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As far as actual Ghoulardi material goes, with only 30 minutes and so much ground to cover, well, you’re only going to see so much. However, the official Ghoulardifest website sells a phenomenal DVD of much (all?) of the remaining footage from Ghoulardi’s show, the only official place to get this stuff. I have it in my collection, and you should have it in yours too.

As for this special though, I personally would have liked to see a few more bits with Ghoulardi on his set doing his thing. As it stands, there are two brief clips, and the skit you’re seeing above, The Pitching Coach.

Y’see, Chuck got his behind-the-camera and, as in this case, his in-front-of-the-camera start on the show, performing in skits and even providing the basis for running gags such as the whole “PARMA?!” thing. In this skit, he plays the new pitching coach for the Cleveland Indians, who proves to be fairly incompetent. My favorite moment comes when Ghoulardi tosses a ball back to him, and it lightly hits Chuck’s arm; Chuck holds his arm in pain and pouts in the corner while Ghoulardi tries to apologize!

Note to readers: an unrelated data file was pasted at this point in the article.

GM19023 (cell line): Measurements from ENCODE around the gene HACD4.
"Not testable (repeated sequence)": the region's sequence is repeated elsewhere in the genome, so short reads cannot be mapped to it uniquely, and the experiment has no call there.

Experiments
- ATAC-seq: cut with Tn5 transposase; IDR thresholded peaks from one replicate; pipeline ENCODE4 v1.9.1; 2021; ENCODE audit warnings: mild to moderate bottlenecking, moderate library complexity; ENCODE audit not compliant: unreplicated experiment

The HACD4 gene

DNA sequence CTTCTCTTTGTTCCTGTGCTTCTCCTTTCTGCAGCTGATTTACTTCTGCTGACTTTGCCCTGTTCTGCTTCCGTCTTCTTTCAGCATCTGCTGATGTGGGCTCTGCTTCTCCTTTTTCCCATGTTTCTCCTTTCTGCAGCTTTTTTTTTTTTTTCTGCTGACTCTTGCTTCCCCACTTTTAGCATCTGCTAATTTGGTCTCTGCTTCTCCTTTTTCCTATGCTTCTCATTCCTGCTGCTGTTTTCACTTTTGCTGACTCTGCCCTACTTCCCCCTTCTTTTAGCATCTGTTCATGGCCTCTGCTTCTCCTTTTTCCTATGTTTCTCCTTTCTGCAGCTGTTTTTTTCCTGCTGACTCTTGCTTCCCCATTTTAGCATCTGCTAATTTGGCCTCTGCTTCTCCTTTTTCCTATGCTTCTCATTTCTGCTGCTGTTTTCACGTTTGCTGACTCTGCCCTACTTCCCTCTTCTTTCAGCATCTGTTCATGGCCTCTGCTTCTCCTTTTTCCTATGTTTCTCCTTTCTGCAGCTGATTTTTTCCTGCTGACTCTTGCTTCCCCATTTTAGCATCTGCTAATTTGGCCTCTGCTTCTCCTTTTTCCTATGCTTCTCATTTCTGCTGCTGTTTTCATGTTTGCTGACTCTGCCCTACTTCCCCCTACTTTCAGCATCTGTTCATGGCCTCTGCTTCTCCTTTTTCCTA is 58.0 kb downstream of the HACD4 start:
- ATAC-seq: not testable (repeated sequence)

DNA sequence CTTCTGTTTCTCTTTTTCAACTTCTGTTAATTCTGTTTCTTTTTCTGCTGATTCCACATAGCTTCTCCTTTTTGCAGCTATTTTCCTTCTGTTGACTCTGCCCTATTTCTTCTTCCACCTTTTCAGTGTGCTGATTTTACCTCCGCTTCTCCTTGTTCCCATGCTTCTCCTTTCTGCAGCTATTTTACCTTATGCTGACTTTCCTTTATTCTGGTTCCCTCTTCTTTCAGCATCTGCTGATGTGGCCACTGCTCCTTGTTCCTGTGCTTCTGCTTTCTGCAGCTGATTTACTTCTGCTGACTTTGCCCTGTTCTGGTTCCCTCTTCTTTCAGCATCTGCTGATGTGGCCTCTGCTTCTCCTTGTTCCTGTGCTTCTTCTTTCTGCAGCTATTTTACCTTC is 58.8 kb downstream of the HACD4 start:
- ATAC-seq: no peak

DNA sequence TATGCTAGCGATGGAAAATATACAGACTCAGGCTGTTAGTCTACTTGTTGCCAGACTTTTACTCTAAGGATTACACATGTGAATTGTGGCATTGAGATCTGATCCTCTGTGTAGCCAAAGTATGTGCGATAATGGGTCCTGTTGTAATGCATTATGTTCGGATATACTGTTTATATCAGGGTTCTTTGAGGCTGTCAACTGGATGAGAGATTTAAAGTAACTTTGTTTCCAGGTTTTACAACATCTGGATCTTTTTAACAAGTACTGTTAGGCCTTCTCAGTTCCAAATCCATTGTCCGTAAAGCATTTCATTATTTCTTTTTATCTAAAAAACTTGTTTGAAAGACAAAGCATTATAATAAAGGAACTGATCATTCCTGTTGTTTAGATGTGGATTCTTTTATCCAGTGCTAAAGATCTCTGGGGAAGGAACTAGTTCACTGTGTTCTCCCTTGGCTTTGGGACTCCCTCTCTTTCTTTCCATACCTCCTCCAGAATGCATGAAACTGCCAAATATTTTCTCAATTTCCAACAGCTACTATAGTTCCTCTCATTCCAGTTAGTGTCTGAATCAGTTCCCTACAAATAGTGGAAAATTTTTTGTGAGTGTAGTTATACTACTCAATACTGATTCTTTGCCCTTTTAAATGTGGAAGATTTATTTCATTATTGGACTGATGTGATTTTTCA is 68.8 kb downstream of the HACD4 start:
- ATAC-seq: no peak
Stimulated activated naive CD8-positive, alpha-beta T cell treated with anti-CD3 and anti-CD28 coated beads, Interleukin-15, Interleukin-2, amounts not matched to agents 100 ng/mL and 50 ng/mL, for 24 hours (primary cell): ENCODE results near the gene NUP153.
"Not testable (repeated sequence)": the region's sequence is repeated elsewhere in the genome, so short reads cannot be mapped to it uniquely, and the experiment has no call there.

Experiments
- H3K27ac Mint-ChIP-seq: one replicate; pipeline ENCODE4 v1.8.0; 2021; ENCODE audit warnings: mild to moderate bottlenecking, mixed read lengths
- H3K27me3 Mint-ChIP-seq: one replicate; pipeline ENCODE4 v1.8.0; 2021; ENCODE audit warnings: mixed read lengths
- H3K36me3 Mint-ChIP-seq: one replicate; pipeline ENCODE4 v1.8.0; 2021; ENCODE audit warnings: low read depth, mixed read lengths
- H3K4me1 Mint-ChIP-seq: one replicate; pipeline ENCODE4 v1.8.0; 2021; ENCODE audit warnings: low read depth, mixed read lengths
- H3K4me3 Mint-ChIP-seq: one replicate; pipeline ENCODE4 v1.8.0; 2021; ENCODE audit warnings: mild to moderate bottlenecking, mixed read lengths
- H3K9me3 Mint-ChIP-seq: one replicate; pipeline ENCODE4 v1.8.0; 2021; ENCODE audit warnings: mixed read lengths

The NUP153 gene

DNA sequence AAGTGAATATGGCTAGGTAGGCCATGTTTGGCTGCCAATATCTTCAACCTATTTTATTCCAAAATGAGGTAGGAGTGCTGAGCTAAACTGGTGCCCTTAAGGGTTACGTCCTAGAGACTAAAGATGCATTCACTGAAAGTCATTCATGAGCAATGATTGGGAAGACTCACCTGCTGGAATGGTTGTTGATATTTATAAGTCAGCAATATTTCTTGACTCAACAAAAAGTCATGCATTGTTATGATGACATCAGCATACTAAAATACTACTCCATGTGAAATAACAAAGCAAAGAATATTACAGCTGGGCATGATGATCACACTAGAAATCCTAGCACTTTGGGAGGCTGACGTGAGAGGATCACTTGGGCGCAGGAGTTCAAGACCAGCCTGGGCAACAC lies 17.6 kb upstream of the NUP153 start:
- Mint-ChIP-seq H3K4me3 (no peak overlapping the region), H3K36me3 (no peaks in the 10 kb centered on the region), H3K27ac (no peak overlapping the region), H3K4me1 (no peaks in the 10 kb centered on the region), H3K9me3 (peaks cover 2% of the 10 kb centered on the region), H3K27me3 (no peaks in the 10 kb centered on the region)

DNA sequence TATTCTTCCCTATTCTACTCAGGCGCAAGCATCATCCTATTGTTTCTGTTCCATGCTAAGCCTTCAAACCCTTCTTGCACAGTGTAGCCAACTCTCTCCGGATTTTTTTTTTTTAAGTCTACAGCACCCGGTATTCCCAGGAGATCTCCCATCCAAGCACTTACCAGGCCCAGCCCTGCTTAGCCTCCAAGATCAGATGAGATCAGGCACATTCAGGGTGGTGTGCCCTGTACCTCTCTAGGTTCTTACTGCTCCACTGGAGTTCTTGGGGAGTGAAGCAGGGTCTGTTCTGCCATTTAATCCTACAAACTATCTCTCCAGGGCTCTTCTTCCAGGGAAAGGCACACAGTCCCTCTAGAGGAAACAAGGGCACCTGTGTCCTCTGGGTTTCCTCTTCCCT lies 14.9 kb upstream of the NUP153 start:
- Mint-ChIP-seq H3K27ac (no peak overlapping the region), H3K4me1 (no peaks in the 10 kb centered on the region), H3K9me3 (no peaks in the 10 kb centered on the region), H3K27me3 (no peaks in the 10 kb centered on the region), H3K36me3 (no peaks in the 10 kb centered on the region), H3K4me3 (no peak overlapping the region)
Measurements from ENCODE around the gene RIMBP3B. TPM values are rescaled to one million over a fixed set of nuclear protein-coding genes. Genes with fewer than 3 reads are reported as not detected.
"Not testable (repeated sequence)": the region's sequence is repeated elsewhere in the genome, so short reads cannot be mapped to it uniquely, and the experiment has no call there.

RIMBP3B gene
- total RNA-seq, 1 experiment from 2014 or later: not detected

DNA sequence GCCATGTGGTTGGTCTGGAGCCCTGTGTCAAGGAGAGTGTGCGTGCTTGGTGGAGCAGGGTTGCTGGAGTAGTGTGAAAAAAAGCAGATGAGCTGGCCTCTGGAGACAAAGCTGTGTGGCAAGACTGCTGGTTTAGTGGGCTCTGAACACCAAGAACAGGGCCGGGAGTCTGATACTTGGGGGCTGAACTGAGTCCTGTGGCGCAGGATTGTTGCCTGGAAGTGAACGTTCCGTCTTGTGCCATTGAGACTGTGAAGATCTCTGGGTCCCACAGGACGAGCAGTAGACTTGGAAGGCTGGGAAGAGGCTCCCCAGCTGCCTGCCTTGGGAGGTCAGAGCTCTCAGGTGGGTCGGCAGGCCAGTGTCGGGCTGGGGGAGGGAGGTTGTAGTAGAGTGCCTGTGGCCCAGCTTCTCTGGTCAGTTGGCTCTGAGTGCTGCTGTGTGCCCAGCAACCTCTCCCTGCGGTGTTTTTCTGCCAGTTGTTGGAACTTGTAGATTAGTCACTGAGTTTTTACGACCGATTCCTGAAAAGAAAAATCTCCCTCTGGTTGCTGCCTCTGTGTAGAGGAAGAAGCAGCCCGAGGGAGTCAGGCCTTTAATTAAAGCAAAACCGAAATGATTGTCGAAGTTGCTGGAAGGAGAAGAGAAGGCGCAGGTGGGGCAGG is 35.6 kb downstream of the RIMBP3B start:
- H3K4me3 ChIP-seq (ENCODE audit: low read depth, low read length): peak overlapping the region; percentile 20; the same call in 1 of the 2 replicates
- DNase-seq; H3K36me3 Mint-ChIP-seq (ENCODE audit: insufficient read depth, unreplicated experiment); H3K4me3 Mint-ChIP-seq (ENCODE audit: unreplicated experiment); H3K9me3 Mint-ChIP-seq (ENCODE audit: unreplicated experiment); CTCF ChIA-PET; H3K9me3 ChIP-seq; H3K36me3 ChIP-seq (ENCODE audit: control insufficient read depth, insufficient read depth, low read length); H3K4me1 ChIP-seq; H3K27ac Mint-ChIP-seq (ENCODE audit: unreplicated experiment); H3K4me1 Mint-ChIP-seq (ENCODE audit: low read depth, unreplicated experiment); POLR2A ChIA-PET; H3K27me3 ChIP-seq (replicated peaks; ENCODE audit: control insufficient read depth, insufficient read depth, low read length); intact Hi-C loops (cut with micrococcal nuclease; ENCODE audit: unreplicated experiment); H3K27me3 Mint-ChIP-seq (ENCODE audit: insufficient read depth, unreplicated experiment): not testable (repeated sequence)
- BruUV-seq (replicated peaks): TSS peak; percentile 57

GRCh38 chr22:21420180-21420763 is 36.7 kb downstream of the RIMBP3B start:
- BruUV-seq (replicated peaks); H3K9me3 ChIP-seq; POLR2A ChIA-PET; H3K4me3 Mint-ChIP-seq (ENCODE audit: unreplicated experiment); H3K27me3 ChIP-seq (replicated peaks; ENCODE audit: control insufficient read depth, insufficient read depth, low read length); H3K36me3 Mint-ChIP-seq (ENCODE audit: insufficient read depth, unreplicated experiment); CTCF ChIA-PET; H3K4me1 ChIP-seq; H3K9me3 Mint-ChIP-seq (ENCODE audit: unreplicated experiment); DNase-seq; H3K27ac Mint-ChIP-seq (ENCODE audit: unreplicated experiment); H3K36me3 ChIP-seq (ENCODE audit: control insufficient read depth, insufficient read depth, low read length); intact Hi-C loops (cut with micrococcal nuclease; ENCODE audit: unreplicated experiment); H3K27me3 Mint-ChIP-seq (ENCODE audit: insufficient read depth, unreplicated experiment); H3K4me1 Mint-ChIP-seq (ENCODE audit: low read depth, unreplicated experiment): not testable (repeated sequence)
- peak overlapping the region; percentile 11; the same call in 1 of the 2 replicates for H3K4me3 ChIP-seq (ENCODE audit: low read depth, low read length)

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More Chuck, this time in one of the legendary skits from Ghoulardi’s show: Parma Place.

Parma Place was a take-off on the soap opera Peyton Place, and the line of skits basically existed to poke fun at the Cleveland suburb of Parma. The loose idea was that Chuck’s character was always trying to make time with Anderson’s wife behind his back (and often right in front of him), but the more notable aspect of the skits were the stereotypes of Parma they perpetuated: white socks, polka music, and so on.